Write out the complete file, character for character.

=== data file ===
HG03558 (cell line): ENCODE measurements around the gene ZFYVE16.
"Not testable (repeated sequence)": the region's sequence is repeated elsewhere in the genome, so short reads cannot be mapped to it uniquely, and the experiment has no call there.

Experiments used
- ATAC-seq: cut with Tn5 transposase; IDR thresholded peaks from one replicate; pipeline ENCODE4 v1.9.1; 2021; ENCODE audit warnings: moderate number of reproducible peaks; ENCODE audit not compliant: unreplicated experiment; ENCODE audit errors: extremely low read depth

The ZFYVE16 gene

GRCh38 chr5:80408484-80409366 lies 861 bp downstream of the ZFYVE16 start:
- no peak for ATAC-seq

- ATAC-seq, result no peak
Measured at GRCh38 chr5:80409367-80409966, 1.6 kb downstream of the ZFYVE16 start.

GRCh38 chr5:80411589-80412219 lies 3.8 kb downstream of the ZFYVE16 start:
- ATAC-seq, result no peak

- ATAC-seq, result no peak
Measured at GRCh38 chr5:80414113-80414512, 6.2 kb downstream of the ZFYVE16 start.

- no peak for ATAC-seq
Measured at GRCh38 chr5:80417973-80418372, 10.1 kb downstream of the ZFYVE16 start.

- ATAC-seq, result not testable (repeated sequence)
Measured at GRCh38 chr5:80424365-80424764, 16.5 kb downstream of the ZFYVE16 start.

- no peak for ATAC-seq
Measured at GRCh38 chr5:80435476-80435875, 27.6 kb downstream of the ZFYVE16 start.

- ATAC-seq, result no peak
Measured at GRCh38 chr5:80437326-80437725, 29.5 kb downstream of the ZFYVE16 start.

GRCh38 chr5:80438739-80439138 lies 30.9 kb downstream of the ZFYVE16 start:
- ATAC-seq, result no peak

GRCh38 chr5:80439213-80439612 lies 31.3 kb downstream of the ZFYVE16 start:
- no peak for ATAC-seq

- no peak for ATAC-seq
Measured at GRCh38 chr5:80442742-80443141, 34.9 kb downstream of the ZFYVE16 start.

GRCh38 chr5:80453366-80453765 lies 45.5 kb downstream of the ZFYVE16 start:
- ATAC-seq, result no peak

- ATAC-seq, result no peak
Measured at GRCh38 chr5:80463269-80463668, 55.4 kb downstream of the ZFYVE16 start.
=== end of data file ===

HG03558 (cell line): ENCODE measurements around the gene ZFYVE16.
"Not testable (repeated sequence)": the region's sequence is repeated elsewhere in the genome, so short reads cannot be mapped to it uniquely, and the experiment has no call there.

Experiments used
- ATAC-seq: cut with Tn5 transposase; IDR thresholded peaks from one replicate; pipeline ENCODE4 v1.9.1; 2021; ENCODE audit warnings: moderate number of reproducible peaks; ENCODE audit not compliant: unreplicated experiment; ENCODE audit errors: extremely low read depth

The ZFYVE16 gene

GRCh38 chr5:80408484-80409366 lies 861 bp downstream of the ZFYVE16 start:
- no peak for ATAC-seq

- ATAC-seq, result no peak
Measured at GRCh38 chr5:80409367-80409966, 1.6 kb downstream of the ZFYVE16 start.

GRCh38 chr5:80411589-80412219 lies 3.8 kb downstream of the ZFYVE16 start:
- ATAC-seq, result no peak

- ATAC-seq, result no peak
Measured at GRCh38 chr5:80414113-80414512, 6.2 kb downstream of the ZFYVE16 start.

- no peak for ATAC-seq
Measured at GRCh38 chr5:80417973-80418372, 10.1 kb downstream of the ZFYVE16 start.

- ATAC-seq, result not testable (repeated sequence)
Measured at GRCh38 chr5:80424365-80424764, 16.5 kb downstream of the ZFYVE16 start.

- no peak for ATAC-seq
Measured at GRCh38 chr5:80435476-80435875, 27.6 kb downstream of the ZFYVE16 start.

- ATAC-seq, result no peak
Measured at GRCh38 chr5:80437326-80437725, 29.5 kb downstream of the ZFYVE16 start.

GRCh38 chr5:80438739-80439138 lies 30.9 kb downstream of the ZFYVE16 start:
- ATAC-seq, result no peak

GRCh38 chr5:80439213-80439612 lies 31.3 kb downstream of the ZFYVE16 start:
- no peak for ATAC-seq

- no peak for ATAC-seq
Measured at GRCh38 chr5:80442742-80443141, 34.9 kb downstream of the ZFYVE16 start.

GRCh38 chr5:80453366-80453765 lies 45.5 kb downstream of the ZFYVE16 start:
- ATAC-seq, result no peak

- ATAC-seq, result no peak
Measured at GRCh38 chr5:80463269-80463668, 55.4 kb downstream of the ZFYVE16 start.